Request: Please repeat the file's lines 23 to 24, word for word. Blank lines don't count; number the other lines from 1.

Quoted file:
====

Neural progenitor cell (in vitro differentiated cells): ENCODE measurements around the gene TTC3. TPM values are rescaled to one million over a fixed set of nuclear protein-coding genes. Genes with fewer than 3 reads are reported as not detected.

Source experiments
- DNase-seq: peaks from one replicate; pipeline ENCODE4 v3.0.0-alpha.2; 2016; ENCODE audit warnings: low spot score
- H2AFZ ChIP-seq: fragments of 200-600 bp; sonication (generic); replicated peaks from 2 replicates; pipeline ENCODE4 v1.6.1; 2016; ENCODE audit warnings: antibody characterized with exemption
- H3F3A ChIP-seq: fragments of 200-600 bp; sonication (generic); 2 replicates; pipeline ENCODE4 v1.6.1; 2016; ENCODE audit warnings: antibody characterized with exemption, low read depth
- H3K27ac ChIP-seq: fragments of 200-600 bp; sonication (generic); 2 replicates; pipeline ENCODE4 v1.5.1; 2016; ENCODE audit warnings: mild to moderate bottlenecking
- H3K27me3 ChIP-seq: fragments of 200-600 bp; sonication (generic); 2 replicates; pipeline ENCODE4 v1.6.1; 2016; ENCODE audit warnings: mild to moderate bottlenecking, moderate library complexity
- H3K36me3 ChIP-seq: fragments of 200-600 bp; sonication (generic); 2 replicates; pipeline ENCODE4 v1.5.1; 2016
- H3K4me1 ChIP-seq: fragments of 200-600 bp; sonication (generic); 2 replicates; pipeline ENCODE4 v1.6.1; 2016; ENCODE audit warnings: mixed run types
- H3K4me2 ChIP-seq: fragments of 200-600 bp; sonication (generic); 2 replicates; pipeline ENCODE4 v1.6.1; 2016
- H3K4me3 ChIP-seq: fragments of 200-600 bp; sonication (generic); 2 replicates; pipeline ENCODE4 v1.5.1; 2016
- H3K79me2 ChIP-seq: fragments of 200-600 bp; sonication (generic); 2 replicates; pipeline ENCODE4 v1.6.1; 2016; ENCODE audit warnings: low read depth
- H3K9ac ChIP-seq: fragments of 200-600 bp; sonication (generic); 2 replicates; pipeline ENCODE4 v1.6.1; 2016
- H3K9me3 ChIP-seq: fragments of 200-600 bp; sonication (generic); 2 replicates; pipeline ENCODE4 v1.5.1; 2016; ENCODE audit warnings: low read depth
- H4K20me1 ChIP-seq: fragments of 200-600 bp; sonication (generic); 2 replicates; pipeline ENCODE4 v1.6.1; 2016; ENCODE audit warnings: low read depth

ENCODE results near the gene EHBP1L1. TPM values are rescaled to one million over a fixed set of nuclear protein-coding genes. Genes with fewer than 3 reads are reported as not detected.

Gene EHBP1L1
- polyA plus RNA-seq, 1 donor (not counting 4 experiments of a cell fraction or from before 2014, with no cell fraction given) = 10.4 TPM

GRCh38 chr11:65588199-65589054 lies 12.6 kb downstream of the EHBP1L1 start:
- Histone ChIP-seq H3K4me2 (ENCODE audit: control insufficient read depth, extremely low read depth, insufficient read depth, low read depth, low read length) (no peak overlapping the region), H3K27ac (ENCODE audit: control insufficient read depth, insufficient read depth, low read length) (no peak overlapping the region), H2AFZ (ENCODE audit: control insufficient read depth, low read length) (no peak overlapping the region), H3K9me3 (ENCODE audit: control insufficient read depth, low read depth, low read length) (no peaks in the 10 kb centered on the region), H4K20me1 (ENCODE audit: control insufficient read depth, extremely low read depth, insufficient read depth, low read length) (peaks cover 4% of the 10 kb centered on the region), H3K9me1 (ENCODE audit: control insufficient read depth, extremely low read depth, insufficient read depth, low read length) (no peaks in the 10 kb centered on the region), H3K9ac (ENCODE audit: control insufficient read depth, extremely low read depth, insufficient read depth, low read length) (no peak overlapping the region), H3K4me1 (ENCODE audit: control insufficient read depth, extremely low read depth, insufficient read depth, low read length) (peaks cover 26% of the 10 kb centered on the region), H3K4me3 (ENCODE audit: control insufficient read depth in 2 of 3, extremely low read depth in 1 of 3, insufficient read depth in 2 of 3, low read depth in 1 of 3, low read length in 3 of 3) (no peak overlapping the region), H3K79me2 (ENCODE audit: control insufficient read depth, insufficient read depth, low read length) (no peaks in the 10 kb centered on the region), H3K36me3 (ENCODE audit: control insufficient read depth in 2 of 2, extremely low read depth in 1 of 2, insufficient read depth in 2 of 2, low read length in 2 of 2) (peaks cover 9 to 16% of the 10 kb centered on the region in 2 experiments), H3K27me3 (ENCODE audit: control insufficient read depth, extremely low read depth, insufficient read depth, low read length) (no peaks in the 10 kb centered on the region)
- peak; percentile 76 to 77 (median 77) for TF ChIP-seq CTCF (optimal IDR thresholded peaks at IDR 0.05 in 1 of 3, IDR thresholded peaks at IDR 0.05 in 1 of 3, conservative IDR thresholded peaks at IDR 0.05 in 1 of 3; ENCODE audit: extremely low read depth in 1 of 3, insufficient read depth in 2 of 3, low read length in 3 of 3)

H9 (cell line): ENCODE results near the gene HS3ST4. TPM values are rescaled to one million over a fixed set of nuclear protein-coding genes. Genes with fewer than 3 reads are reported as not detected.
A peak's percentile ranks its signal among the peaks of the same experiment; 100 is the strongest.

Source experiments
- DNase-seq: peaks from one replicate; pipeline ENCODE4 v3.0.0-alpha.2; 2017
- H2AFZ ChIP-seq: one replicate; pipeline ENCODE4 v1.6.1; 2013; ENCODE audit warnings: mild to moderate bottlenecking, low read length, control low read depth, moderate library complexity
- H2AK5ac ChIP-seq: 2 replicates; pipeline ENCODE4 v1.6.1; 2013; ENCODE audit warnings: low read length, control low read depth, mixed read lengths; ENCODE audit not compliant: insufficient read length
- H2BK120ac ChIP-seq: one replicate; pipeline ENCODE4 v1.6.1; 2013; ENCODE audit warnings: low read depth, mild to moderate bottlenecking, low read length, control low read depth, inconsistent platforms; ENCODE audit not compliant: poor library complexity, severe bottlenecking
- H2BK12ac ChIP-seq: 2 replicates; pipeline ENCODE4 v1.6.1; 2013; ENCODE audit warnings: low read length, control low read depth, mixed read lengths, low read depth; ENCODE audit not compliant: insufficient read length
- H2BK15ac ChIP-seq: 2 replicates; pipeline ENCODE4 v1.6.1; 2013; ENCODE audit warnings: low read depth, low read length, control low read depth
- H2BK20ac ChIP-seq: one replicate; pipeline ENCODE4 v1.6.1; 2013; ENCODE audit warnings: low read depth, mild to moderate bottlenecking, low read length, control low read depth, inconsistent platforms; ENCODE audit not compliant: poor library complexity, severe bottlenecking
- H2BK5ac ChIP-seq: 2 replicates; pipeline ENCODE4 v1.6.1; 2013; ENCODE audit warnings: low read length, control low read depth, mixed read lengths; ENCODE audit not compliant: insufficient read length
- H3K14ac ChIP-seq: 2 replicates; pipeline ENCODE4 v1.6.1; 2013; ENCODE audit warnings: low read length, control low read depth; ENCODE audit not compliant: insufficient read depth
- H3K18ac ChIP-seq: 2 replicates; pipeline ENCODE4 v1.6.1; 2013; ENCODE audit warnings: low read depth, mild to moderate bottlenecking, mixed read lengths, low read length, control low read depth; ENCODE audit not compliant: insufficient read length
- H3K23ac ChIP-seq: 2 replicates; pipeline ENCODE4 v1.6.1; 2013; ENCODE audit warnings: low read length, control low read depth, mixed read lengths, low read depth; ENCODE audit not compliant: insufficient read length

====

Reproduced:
A peak's percentile ranks its signal among the peaks of the same experiment; 100 is the strongest.

Source experiments